Venice Travel Guide
The museum has a collection of paintings by Pietro Longhi, is a Modernist reprieve from the city’s Gothic architecture.
Bibliophiles will bask in the variety of reading materials: everything from rare and used books about Venice to contemporary mysteries autographed by local writer Donna Leon.
The streets leading to the Rialto Bridge are lined with vendors selling wooden toys, shoes, bags, and hats. Best buys include the multihued furlane (traditional velvet slippers with soles made from bicycle tires).
The shop features modern glassware along with rare vintage finds, such as 1940’s glass vases by Carlo Scarpa.
Slip your feet into a custom pair of shoes by avant-garde shoemaker Giovanna Zanella. Her wild designs run the gamut from lace-up boots in green and pink leather to frog-skin flats.
Legendary designer Mariano Fortuny assigned the colors for his fabrics’ poetic names: “Rembrandt rust straw and silvery gold,” “Bayou lime green and old ivory,” “seafoam green.” You’ll find these and more at this factory and shop, where 16,000 yards of Egyptian cotton are handcrafted every year.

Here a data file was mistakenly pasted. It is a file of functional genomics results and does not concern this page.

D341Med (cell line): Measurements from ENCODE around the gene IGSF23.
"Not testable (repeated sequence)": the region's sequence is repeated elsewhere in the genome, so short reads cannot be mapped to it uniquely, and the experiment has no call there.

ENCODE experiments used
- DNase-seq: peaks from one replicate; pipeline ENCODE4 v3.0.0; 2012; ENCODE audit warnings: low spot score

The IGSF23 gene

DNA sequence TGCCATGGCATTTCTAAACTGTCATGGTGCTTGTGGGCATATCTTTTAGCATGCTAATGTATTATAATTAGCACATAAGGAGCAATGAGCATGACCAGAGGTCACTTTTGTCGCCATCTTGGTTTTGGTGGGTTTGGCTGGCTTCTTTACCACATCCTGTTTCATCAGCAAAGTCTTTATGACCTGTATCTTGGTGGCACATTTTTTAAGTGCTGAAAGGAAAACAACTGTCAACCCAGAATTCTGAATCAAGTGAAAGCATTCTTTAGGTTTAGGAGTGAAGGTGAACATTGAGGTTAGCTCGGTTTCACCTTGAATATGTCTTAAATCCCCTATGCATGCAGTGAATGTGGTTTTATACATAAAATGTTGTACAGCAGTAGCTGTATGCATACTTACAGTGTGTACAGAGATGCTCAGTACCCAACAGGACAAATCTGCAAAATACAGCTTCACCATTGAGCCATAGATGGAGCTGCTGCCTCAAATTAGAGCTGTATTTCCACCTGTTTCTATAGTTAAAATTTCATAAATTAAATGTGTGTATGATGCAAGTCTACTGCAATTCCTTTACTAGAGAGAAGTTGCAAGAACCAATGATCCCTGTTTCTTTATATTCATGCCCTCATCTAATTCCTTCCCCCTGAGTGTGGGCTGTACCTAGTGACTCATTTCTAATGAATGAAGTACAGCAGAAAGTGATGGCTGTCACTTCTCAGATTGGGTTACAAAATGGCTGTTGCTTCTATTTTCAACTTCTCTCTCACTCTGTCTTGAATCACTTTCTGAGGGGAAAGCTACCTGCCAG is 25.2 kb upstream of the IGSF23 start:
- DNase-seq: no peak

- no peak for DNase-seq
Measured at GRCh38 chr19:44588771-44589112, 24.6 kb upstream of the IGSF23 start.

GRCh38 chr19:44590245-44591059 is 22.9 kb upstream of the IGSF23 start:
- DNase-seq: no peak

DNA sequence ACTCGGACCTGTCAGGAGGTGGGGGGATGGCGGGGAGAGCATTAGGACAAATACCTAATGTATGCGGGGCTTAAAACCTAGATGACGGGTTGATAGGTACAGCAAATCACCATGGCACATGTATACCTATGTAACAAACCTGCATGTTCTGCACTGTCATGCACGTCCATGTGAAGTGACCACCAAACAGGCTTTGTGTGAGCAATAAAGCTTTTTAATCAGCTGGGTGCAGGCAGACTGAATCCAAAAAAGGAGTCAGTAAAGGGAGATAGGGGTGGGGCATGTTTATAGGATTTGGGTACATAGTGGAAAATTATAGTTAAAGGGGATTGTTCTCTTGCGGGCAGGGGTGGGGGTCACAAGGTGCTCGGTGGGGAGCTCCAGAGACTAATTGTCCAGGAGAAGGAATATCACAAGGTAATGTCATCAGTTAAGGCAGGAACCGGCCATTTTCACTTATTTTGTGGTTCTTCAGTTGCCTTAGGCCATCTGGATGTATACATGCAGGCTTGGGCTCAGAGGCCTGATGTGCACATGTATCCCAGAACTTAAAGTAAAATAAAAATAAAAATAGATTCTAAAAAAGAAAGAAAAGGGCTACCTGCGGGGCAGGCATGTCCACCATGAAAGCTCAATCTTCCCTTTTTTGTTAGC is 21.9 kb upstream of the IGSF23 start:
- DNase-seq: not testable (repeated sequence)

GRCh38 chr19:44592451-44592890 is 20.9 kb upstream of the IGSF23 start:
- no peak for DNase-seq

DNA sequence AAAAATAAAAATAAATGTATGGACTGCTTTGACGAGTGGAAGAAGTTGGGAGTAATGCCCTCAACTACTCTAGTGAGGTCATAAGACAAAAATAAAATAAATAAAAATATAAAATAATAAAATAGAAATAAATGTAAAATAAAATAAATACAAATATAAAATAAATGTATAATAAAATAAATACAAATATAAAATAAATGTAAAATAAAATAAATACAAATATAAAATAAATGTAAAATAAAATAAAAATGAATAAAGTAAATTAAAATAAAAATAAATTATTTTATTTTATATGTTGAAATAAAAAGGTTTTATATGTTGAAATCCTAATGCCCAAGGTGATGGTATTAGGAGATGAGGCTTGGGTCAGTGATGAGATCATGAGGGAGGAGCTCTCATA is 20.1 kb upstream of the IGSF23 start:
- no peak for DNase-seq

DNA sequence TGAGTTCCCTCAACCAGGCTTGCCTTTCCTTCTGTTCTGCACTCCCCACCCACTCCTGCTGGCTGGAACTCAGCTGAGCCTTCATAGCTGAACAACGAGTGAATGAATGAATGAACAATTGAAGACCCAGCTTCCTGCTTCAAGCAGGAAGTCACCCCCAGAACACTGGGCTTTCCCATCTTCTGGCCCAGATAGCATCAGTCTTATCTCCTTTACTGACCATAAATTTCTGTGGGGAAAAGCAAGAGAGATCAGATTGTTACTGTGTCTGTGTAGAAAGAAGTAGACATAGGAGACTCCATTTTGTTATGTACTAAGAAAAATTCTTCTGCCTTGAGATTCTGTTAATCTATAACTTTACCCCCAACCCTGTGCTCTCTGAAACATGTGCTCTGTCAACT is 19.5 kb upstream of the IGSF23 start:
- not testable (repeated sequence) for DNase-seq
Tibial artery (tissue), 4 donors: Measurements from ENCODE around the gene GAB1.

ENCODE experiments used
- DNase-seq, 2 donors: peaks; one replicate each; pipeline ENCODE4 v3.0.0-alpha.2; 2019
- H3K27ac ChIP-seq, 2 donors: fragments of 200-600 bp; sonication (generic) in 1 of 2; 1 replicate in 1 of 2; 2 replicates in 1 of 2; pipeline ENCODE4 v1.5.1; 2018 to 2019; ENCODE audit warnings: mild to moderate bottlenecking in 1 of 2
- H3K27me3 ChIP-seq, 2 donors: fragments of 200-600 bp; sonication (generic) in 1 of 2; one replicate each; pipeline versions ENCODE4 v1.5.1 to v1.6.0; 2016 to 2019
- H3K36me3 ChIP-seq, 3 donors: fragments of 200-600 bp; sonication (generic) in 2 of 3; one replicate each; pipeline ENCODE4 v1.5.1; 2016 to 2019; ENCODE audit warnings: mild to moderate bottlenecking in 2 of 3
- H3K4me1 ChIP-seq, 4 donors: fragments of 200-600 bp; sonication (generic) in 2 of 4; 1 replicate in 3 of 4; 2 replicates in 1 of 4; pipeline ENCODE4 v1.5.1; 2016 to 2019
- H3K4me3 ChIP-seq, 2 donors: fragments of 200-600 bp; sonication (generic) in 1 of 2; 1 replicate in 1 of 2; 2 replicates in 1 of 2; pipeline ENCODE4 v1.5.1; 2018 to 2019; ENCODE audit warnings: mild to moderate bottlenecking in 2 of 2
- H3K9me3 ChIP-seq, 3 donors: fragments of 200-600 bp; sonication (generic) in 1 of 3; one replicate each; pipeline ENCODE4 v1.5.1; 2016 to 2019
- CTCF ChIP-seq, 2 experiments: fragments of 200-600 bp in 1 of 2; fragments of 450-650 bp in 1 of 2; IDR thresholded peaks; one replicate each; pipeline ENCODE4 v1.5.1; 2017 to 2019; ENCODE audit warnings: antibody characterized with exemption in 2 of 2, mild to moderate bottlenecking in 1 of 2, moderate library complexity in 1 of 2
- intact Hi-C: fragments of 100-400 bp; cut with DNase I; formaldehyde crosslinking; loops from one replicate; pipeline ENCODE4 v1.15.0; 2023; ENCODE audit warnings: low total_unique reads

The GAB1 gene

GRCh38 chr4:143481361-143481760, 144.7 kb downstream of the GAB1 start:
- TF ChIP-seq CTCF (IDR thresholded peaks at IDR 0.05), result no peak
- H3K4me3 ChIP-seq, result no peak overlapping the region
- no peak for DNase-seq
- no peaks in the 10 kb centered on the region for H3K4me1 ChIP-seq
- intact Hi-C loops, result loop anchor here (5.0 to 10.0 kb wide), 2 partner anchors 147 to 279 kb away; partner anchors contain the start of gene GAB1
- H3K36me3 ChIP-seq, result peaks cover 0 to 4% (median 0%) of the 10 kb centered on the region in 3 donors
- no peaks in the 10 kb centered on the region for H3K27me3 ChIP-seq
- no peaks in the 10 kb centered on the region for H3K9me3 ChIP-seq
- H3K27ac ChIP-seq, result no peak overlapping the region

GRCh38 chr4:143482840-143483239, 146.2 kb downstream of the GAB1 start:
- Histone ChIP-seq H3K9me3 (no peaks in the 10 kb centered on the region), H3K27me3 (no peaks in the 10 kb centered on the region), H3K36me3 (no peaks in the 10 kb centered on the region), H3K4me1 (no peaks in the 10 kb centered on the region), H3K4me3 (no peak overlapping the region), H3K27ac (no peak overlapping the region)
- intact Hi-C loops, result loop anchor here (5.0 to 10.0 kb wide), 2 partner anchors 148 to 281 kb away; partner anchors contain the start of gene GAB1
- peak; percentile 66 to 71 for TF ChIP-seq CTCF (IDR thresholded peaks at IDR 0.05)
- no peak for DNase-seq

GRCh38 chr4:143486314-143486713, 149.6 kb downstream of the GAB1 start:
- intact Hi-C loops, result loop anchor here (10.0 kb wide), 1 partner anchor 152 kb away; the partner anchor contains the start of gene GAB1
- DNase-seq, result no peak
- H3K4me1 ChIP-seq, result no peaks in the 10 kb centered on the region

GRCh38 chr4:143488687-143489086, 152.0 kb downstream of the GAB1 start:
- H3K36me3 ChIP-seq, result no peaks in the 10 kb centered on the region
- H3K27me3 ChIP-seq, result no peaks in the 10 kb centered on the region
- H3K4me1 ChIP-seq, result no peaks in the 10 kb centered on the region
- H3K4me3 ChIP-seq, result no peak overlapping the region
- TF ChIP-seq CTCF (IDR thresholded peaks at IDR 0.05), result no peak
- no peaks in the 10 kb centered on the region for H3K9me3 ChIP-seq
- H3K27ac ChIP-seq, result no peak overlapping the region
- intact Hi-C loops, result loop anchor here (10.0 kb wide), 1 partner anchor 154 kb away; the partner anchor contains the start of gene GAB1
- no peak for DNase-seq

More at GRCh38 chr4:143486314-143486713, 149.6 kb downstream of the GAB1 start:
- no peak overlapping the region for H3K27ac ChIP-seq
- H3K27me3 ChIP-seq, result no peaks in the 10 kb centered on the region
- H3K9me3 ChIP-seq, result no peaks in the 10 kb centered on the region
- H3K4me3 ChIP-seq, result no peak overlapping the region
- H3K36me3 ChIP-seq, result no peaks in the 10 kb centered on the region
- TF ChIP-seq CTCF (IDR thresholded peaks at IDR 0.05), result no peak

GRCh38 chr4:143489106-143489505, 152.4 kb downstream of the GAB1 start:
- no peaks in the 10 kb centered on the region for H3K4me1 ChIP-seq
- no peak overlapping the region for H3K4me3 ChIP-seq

The extraordinary Gothic structure houses Tintoretto's Paradiso—one of the largest paintings in the world—which hangs in the Sala del Maggiore Consiglio.
To rent a costume for the February Carnevale, come here; The shop carries more than 10,000 period pieces.
For the best view of the city young professionals and artsy types head here to sip glasses of Campari soda and Prosecco.
You’ll find boho-chic styles such as flared knee-length silk skirts in rouge and rust, and kimono jackets in red and fuchsia.
To teach travelers about the ecological challenges facing the city, the sustainable-tourism organization organizes guided walking tours, where you’ll learn about Venice’s preservation efforts.
Upcoming Italian housewares designers showcase a variety of modern pieces—like streamlined, blown-glass bottles—in this chic white-and-wood shop.